Information Commissioner v East Devon District Council – report on morning session

The report below has kindly been provided by Sandra Semple, an EDA member, who agreed to attend the whole First Tier Tribunal Meeting of Information Commissioner v. EDDC. This is her personal report, does not necessarily represent the views of other EDA members and is given as a layperson with no legal training. Comments are not necessarily in the order taken but provide an overview.

First of all, see the report of Claire Wright, who also attended the morning meeting (but not the afternoon meeting) which I will not duplicate.

EDDC had provided a further 129 pages of evidence yesterday.

And see also report on Save Our Sidmouth website:

and here:

The whole argument turned on whether Mr Steve Pratten was (a) an employee of Davis Langdon (DL), or whether he was (b) an independent consultant or whether he was (c) embedded (I did keep mis-hearing “in bed with”!) EDDC as a “virtual officer”. This is relevant because if (a) or (b) then much more information is available for publication under Environmental Impact Regulations 2004 than if he is (c). Therefore EDDC evidence sought to confirm (c). This proved somewhat difficult, as Claire Wright’s report on the proceedings relates.

It also turned on what was not included in what could be put in the public domain. Mr Pratten said that in his section of the MINUTES of working party meetings (already agreed as being allowed to remain private) around 60% of the content of the minutes consisted of “cuts and pastes” from his report, leaving only 40% of his report available for consideration.

On being questioned, Mr Pratten said that Davis Langdon were invisible and silent and although presumably receiving a substantial monthly fee for providing the services of Mr Pratten they had no input whatsoever into his job.   Mr Pratten said that he attended “4 or 5 meetings” at “his” (stet) office in Bristol (i.e. Davis Langdon) with a senior partner or partners but these were “informal” and at no time did any partner express any views whatsoever on Mr Pratten’s job with EDDC – he simply updated them and kept them in the loop but they said nothing. It therefore seemed that, at these meetings, Mr Pratten spoke but no-one answered. He has not been to his Bristol office this year.

Mr Pratten said that DL’s only practical input was to check a Quality Assurance document for typing errors, checked by a Mr Knapp in the Plymouth office. Richard Thurlow, on behalf of Jeremy Woodward, said he found this baffling: quality assurance is about more than ticking boxes. What would happen if there was a mistake? Who would be liable – DL or Mr Pratt or EDDC? I do not recall this being answered.

Mr Pratten was asked about public liability: who would be sued by the council if, hypothetically, this was necessary: DL or Mr Pratten. He replied that he did not know.

He was asked about his laptop – who provided it – DL but he also had an EDDC computer. He preferred the DL computer because it was quicker and he gave Mr Cohen his reports on a memory stick. His hard drive was backed up by DL’s computer system and therefore could theoretically be available to them.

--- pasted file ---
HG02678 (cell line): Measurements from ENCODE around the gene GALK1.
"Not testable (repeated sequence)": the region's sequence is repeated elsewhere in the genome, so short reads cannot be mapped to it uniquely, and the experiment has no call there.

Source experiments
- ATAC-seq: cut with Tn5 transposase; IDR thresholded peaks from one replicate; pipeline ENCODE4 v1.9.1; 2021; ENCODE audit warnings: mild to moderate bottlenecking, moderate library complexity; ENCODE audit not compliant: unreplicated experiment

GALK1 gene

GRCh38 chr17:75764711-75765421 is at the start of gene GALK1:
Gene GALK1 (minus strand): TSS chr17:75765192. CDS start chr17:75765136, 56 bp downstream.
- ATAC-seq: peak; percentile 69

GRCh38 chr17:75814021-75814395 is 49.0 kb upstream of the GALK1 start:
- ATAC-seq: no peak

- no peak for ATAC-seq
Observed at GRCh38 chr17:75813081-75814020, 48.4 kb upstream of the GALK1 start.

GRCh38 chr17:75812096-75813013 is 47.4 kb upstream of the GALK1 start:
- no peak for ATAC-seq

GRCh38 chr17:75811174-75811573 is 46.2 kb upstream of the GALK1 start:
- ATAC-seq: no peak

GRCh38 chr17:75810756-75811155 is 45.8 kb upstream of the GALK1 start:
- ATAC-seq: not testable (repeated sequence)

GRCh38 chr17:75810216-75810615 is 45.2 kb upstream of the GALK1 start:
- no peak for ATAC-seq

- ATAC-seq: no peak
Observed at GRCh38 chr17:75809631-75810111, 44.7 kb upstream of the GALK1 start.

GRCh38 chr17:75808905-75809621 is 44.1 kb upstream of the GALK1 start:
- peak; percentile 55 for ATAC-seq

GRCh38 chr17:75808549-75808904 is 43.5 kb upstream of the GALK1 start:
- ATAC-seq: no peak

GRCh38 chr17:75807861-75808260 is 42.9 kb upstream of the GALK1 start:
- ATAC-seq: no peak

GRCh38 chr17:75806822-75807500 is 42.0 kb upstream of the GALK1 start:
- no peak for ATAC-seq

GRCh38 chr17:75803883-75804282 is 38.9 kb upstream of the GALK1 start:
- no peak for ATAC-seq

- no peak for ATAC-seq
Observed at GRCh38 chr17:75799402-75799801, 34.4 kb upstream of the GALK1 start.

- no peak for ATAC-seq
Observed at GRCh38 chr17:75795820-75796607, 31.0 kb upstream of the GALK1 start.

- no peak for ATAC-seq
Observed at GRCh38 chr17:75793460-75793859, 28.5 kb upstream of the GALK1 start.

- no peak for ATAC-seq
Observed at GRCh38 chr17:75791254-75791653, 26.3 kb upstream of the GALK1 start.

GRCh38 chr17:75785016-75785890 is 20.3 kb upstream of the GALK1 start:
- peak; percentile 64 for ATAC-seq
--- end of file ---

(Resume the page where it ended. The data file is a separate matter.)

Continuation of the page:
He was questioned as to why the front and back pages of his reports were DL templates. He also confirmed that he used DL software and hardware. He said that was his own preference to use DL templates and that, although the front and back were DL templates, the content inside was his. He was asked if councillors would understand this but I do not recall his reply.

He was asked what email address he used and he said sometimes EDDC and sometimes DL, whichever was most convenient at the time. He said he was full-time at EDDC though this sometimes included working from home.

I also recall him, as does Claire Wright, being asked: If EDDC wanted a second opinion, would you mind if these reports were shown to your competitors and he replied that, as long as “our” budget information was redacted (not sure who “our” was), he would be happy for them to see the reports. He was asked what DL would think about this – he said he could not say.

The Information Commissioner’s barrister than spoke of an email from them which had “slipped out” of the documentation.

Mr Pratten was asked what would happen if information was given to the public: Land values of sites for consideration could escalate, costs would go up and values go down and there might be a reduced choice of sites.

EDDC’s barrister said that their entire bargaining position and the position for sale would be weakened if the information requested was released.

Mr Pratten said that “WE provided a tender” for the work.

EDDC’s barrister was asked who was Mr Pratten’s line manager, who was responsible for hiring, firing, training and review, who would terminate his employment if this became necessary – it was reported that Richard Cohen was considered line manager but that termination would be up to DL. He confirmed that he had received no training at EDDC, that he had signed a paper on secrecy and confidentiality and Mr Cohen said that he was bound by the Code for Officers, though Mr Pratten did not say that he had read it. Mr Pratten said that he had access to the full EDDC network on the computer except “the higher level” for the CEO level. He was an officer “in all but name”.

The Chairman attempted to make a distinction a number of times between someone who was employed on a particular project and someone who was a regular officer saying that an officer was someone who was involved with the wider business of the council whereas a consultant was involved with only one aspect of the council’s work and did not get involved in the wider business of the council. Mr Cohen said several times that he was finding it hard to grasp what the Chairman was getting at and he considered Mr Pratten the same as “any other officer”.

There was therefore some discussion about what Mr Pratten was involved in and what he was not It was confirmed that no staff reported to him and he did not have any budgetary responsibility – all budget requirements were signed off by Mr Cohen.